The day after the U.S. midterm elections, President Obama acknowledged "a shellacking" and promised a domestic midcourse correction.
It also was 31 years since the followers of the Ayatollah Ruhollah Khomeini had seized the U.S. Embassy in Tehran. A year ago last June, Tehran's streets were full of young demonstrators demanding American-style democracy; this November, the regime, more deeply entrenched than ever, deployed on the same streets the Revolutionary Guards and other thugs, shouting for death to "the big Satan" (America) and "the little Satan" (Israel)
After Mr. Obama's almost two years in office, the failure of his administration's outreach to the soon-to-be-nuclear ayatollahs is just one of a number of indicators that he needs a change of direction in foreign as well as domestic policy.
To cite one key example, America's renewed courtship of United Nations institutions has failed to bring about any change.
The U.N. Human Rights Council (UNHRC) in Geneva - which the administration rejoined, ending the George W. Bush administration's boycott - has reciprocated by placing the U.S. in the dock as a "human rights violator" while continuing to cast a blind eye to the egregious records of such serial human rights abusers as China, Cuba, Sudan, Libya and Saudi Arabia.
The UNHRC also has compounded last year's notoriously one-sided Goldstone Report on Israel's Gaza incursion by appointing a German academic, Christian Tomuschat - who has compared Israel's self-defense during the second Lebanon war to "the barbarism which was the particular hallmark of World War II" - to head a follow-up report on Operation Cast Lead.
The U.N. General Assembly is planning to convene the Third Durban World Conference Against Racism a few miles from Ground Zero on the 10th anniversary of Sept. 11, 2001. The first conference, held in Durban, South Africa, just before Sept. 11, degenerated into an anti-Israel and anti-Semitic hatefest, and last year's Durban II opening keynoter was none other than Iran's genocide advocate Mahmoud Ahmadinejad.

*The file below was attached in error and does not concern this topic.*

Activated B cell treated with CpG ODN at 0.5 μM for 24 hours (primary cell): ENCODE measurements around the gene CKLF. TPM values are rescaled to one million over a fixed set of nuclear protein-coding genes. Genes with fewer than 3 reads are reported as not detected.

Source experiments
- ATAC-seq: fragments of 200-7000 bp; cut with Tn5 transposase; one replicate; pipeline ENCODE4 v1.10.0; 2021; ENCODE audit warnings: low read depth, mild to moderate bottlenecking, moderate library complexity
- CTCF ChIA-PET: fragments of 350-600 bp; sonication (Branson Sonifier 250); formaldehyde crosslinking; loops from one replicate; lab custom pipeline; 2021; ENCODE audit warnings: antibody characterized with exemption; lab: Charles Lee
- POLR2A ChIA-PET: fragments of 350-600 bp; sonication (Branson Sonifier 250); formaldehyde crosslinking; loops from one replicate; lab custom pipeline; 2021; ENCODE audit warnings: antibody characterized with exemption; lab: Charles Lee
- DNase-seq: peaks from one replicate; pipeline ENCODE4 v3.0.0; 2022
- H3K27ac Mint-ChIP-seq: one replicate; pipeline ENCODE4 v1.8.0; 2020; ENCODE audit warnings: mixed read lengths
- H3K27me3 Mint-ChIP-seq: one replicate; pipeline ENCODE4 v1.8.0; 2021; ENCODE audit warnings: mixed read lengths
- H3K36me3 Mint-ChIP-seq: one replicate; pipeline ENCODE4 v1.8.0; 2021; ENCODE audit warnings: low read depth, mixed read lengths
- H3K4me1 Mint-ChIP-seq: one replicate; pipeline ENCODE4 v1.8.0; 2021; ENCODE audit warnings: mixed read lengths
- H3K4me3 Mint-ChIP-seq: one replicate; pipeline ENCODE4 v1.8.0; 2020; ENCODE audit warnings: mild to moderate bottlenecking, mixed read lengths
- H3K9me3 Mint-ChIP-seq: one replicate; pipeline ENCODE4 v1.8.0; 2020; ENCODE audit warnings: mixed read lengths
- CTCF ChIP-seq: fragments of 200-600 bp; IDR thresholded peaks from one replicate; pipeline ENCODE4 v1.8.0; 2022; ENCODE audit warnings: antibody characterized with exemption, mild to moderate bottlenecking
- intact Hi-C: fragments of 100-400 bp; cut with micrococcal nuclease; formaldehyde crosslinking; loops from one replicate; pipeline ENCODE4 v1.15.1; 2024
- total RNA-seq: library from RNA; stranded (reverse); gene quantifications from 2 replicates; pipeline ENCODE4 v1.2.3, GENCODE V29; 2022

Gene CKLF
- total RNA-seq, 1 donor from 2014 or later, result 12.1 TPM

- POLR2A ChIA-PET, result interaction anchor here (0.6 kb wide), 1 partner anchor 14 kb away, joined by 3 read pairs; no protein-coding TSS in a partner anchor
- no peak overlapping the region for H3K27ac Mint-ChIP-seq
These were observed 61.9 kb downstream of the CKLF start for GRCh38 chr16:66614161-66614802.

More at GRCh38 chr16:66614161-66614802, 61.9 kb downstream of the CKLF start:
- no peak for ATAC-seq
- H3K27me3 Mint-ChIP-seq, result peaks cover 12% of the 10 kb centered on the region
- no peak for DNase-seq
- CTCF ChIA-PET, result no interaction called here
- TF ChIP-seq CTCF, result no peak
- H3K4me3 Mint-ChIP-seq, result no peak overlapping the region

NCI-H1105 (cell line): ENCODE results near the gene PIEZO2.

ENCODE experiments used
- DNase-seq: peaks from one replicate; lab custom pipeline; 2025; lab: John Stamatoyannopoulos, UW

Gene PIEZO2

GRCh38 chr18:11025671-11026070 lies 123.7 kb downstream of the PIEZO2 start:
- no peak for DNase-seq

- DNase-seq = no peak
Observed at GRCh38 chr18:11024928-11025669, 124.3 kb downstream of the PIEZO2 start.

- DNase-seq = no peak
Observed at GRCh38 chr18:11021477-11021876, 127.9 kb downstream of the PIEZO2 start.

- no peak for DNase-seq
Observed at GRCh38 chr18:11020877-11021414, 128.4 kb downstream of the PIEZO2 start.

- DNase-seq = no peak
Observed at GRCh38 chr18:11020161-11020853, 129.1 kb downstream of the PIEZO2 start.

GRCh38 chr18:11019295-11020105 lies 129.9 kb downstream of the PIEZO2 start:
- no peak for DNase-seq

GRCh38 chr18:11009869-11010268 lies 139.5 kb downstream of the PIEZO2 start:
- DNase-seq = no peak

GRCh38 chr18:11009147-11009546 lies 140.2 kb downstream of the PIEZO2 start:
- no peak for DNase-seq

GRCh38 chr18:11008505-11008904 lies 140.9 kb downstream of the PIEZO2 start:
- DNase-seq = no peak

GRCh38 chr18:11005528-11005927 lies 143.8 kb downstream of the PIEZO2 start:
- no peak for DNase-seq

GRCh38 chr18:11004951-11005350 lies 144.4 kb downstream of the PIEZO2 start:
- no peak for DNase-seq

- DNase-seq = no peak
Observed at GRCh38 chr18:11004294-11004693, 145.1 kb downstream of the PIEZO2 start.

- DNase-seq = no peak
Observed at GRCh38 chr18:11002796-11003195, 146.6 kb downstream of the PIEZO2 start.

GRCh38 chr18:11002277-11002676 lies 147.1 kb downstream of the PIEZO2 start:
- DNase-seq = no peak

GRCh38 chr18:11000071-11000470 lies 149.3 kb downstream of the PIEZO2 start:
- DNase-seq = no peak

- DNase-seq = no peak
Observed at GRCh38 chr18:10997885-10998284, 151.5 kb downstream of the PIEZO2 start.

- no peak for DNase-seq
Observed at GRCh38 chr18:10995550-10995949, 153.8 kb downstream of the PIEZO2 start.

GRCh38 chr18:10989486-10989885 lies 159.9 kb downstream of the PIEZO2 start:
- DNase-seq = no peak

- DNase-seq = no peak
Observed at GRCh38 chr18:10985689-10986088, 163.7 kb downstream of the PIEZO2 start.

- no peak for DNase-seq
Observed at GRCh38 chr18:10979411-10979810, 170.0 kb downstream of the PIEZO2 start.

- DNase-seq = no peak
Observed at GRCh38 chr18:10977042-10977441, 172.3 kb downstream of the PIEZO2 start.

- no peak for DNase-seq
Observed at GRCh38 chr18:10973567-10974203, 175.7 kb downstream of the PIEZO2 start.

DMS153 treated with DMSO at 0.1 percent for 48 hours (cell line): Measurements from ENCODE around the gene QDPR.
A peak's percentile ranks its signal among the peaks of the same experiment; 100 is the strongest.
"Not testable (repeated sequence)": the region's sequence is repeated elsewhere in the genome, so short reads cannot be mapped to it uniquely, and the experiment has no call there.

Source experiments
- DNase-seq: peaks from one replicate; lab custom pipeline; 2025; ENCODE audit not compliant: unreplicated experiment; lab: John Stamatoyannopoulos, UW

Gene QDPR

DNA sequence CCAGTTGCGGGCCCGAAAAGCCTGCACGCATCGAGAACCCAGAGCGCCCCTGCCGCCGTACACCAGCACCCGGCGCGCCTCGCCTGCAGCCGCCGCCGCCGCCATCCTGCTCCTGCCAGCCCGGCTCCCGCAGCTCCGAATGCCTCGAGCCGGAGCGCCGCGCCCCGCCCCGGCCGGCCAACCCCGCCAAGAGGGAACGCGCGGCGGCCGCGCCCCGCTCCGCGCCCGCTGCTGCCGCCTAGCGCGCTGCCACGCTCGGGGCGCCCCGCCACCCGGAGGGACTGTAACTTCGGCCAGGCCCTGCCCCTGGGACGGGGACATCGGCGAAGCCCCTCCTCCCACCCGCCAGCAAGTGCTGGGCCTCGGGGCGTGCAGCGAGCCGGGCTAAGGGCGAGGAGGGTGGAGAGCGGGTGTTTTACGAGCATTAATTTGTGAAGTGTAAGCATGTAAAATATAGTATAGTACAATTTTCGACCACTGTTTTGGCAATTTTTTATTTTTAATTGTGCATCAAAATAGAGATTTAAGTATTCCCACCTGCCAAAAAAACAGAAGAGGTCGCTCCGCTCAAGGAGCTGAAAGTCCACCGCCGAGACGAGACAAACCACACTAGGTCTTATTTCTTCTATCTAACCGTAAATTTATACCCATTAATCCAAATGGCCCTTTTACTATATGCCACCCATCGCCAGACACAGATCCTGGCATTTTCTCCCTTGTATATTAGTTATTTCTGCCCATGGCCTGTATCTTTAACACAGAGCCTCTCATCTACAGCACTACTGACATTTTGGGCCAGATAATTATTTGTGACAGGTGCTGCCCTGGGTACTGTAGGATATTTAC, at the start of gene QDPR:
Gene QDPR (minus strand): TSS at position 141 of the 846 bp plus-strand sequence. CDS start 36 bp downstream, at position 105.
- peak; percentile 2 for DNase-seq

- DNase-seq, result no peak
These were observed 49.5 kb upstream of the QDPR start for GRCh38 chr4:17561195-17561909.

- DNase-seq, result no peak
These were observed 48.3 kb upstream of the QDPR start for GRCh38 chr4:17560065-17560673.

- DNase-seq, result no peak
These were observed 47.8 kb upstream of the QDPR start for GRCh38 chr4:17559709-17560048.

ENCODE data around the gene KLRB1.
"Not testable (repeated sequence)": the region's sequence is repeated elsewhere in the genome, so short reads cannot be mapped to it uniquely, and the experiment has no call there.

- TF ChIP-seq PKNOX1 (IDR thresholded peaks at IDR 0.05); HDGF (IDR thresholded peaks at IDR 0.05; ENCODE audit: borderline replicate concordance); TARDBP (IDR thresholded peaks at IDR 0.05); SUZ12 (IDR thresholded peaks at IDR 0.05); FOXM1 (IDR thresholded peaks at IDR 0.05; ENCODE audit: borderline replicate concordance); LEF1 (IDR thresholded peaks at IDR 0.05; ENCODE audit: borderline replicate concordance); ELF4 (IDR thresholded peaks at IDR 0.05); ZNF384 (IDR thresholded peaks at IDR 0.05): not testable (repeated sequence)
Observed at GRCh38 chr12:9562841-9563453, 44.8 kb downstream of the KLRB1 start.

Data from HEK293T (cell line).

UNESCO - an institution the United States once boycotted for a decade because of its financial corruption - has corrupted its role as guardian of historic sites. It erased millennia of history and tradition by declaring Rachel's Tomb adjacent to Bethlehem and the Cave of the Patriarchs in Hebron as "Palestinian sites" in which Jews have no legitimate interest. It went so far as to identify the tomb of Rachel, matriarch of the people of Israel, as "a mosque."
"The attempt to detach the people of Israel from its heritage is absurd," said Israel's Foreign Ministry in announcing a cutback in cooperation with UNESCO. "If the places where the fathers and mothers of the Jewish nation [were] buried - Abraham, Isaac, Jacob, Sarah, Leah and Rachel - some 4,000 years ago are not part of the Jewish heritage then what is?"
There are signs that the Obama administration may be tiring finally of the Human Rights Council's serial hypocrisy and corrosive impact on Middle East peace prospects. The U.S. envoy in Geneva, Rick Barton, said Washington continued "to be disappointed with the Council's unbalanced and one-sided approach to the human rights situation in Israel and the Palestinian territories." Mr. Barton condemned the unending flow of UNHRC resolutions that "attempt to delegitimize the government of Israel" while ignoring "the serious violations of international law deliberately committed by Hamas."
This is not enough. The Obama administration should face up to the fact that Mr. Bush was right when he concluded that the best way for America to advance the cause of global human rights was not by embracing the U.N. human rights body but by treating it as the mockery it is. Geneva will never be the authentic venue for human rights until the UNHRC provides a platform for the Dalai Lama, stands up for a disappeared Chinese Nobel Peace Prize winner and protests the jailing of democracy campaigners in Libya and Cuba.
Beyond the human rights issues, the U.N. is poised to meddle dangerously in the existential issues of peace or war in the Middle East. Emboldened by the Obama administration's counterproductive U.N. charm initiative and U.S.-Israeli clashes over settlements, Mahmoud Abbas' Palestinian Authority threatens to ask the U.N. Security Council to declare Israeli communities, housing 450,000 Jews beyond the 1949 armistice lines, illegal. In addition, his prime minister, Salam Fayyad, is threatening to declare Palestinian independence unilaterally next year without a peace treaty with the Jewish state. This is a prescription for a disastrous regional war that will leave only one clear victor: Iran.
Mr. Obama has a bold vision for the world's future. Yet allowing the U.N.'s sclerotic body politic to lead the way is a deal-killer for the Israel-Palestine issue and a poison pill for the values of human rights and democracy we all cherish. Mr. Obama should instead be looking to the new Congress to reconstitute the historic bipartisan approach needed for a U.S. foreign policy worthy of world leadership.
Abraham Cooper is associate dean of the Simon Wiesenthal Center, and Harold Brackman is a historian and a consultant to the Simon Wiesenthal Center.
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